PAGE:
The evil Sat Navs hook is very tenuously linked to the main plot, and hasn't aged terribly well, but despite that, this story is closest to the urban thriller genre that Doctor Who has got; it's closer probably than The Bells of Saint John, which was marketed as the first ever Who urban thriller, but is pretty much exactly the same template as the Sontaran story - killer wi-fi upgrading the Sat Nav idea. The one major weakness is the inclusion of Martha. Freema Agyeman 's performance is a little bit wobbly compared to her full year - maybe she, as a less experienced actor, needed a bit more attentive direction than she got as a returning guest character. Catherine Tate on the other hand is faultless, and has great chemistry with Tennant. Bernard Cribbins and Jacqueline King are perhaps the best semi-regular family cast in Doctor Who history (Camille Coduri and Noel Clarke were excellent too, but it's Bernard flippin' Cribbins - you can't do better). More of stuff like this, please, Chris Chibnall - it's been reported that "family" is going to be the next series' watchword, which already sounds okay by me.

Another story that ends on a cliffhanger linking in to the next broadcast tale, and both stories involve sequences where the air inside a sealed vehicle is clouded with a gas that's poisonous to humans. They are also both stories that include Christopher Ryan in the cast, if one were to count Trial of a Time Lord as one big story. As I made a big deal of saying I don't consider it such in my last post, it's a bit of a cheat to use Chris Ryan as a connection here. But I have anyway.

Deeper Thoughts:
Who Knows Too. Continuing my loose theme of unanswered questions from the making of Doctor Who over the years, here's another biggie: why have so few women written for the series? Despite having a female producer right at the beginning and employing some key female directors early on,
no woman was employed to write a single episode of Doctor Who until it had been going for twenty years. (Yes, yes, I know one writer insisted on a co-credit for his wife alongside him on a 1960s story, but there's no evidence that she contributed whatsoever to the actual script, and the commission was purely his.) If, since that first story in 1983 (Barbara Clegg's very wonderful Enlightenment), it had been wall-to-wall female writers, it might not have been so bad, but it really really hasn't been. In the final few years of the original series post 1983, Jane Baker - half of a married couple writing team - co-contributed three stories plus a single episode, alongside her husband Pip. There was one more story solely written by a woman in the original run, and that was the very last one of the twentieth century, Rona Munro's Survival. Three women in all.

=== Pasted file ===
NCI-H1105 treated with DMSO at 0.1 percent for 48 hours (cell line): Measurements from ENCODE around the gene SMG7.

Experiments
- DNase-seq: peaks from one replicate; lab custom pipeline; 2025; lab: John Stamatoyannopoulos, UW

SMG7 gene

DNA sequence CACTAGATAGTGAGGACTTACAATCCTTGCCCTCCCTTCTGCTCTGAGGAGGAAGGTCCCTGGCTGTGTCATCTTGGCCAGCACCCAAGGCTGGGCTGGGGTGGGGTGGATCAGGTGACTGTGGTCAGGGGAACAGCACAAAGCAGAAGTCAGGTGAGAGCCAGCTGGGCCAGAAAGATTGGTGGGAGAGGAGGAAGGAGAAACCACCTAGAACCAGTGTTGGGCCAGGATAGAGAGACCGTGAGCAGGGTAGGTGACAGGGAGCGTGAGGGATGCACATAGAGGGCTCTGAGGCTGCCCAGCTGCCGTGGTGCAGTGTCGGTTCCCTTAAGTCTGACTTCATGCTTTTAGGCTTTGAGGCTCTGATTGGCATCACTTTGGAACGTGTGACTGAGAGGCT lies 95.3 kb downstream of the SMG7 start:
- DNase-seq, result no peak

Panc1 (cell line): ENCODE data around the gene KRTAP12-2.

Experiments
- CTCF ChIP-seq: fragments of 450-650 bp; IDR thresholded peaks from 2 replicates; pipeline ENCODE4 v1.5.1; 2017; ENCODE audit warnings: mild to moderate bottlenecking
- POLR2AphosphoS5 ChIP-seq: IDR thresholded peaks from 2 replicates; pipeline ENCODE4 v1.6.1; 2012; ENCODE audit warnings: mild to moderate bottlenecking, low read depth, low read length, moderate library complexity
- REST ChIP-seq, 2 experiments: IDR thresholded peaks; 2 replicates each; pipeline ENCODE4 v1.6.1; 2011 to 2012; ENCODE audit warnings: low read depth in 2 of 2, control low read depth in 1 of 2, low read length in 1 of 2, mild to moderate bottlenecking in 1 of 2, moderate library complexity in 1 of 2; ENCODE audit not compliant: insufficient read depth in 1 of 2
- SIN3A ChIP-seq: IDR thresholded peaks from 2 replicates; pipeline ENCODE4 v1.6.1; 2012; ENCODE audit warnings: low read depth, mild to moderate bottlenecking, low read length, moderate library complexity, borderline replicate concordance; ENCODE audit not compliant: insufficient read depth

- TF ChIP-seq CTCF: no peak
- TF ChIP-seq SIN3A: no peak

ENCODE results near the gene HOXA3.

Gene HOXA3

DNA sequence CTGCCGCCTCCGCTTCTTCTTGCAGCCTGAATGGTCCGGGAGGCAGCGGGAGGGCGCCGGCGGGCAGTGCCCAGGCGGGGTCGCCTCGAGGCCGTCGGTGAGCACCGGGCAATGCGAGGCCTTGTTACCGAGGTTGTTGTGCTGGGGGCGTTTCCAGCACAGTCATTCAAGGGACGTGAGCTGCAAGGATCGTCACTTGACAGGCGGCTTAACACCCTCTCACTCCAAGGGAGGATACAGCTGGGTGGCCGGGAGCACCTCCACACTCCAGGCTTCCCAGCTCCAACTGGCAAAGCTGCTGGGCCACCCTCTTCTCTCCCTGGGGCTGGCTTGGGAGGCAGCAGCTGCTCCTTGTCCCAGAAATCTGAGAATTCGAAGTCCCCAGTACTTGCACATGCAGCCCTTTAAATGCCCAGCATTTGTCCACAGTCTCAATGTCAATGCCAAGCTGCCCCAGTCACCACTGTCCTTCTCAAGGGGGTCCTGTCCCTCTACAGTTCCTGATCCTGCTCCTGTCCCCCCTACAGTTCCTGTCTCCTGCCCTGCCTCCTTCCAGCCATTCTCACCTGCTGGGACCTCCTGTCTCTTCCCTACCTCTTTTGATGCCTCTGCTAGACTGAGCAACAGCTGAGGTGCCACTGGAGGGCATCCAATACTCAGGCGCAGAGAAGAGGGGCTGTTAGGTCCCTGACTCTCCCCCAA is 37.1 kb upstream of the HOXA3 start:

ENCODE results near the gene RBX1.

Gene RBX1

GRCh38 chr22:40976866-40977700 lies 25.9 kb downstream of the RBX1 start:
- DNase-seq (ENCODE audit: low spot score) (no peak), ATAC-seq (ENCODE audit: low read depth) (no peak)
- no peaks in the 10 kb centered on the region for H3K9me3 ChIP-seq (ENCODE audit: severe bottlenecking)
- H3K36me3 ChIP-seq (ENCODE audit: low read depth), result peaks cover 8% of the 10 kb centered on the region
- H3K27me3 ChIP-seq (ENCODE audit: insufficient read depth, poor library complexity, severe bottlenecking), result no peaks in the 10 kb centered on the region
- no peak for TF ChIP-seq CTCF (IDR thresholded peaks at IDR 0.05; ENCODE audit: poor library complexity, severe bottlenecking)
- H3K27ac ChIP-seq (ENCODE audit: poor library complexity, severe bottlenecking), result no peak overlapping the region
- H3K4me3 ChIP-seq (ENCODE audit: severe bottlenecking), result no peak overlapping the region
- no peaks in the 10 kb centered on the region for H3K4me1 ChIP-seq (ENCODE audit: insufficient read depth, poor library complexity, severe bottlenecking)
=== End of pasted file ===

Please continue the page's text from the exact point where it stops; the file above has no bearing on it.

[Note: I'm not counting Paula Moore, credited author of Attack of the Cybermen, as this person doesn't exist. The person who reportedly receives the cheques for Attack, who has a similar name, very probably didn't contribute to the scripts at all. Who did write it, and - more importantly - why, are two more of those unanswered and probably unanswerable questions that remain contentious talking points within Doctor Who scholarship.]

This was in the dark ages of sexism in the 1960s, 70s and 80s, though. In our more advanced times, things will have improved greatly, won't they? No. Only another three women have been employed so far to write Doctor Who in the twenty-first century, plus there was another story from Rona Munro. Six individual writers in total out of nearly a hundred.  By story, or by number of minutes produced, it's an even worse percentage. The entire Doctor Who writing output of one half of the world's population totals less than, say, a writer like Don Houghton who penned a couple of stories in the 70s. Helen Raynor, author of the Sontaran story under review here, does best with two stories each comprising two 45 minute episodes; so, the most an individual woman has been able to write for TV Doctor Who ever is 180 minutes in total. I've had baths longer than that.

It's shameful, and I can only really moan about this. I can't muse on any possible solutions, as I can't see any reason why it should be; Doctor Who is not a show with a particularly male outlook, I'd have said, and there are plenty of experienced writers who would jump at the chance. I only hope that Jodie Whittaker taking over as lead actor encourages the addressing of this lack of gender diversity behind the scenes; and, maybe having a showrunner who isn't a man would be good to try when the day comes that Mister Chibnall is ready to move on.

In Summary:
Good solid meat and potatoes fare, heavy on the potatoes.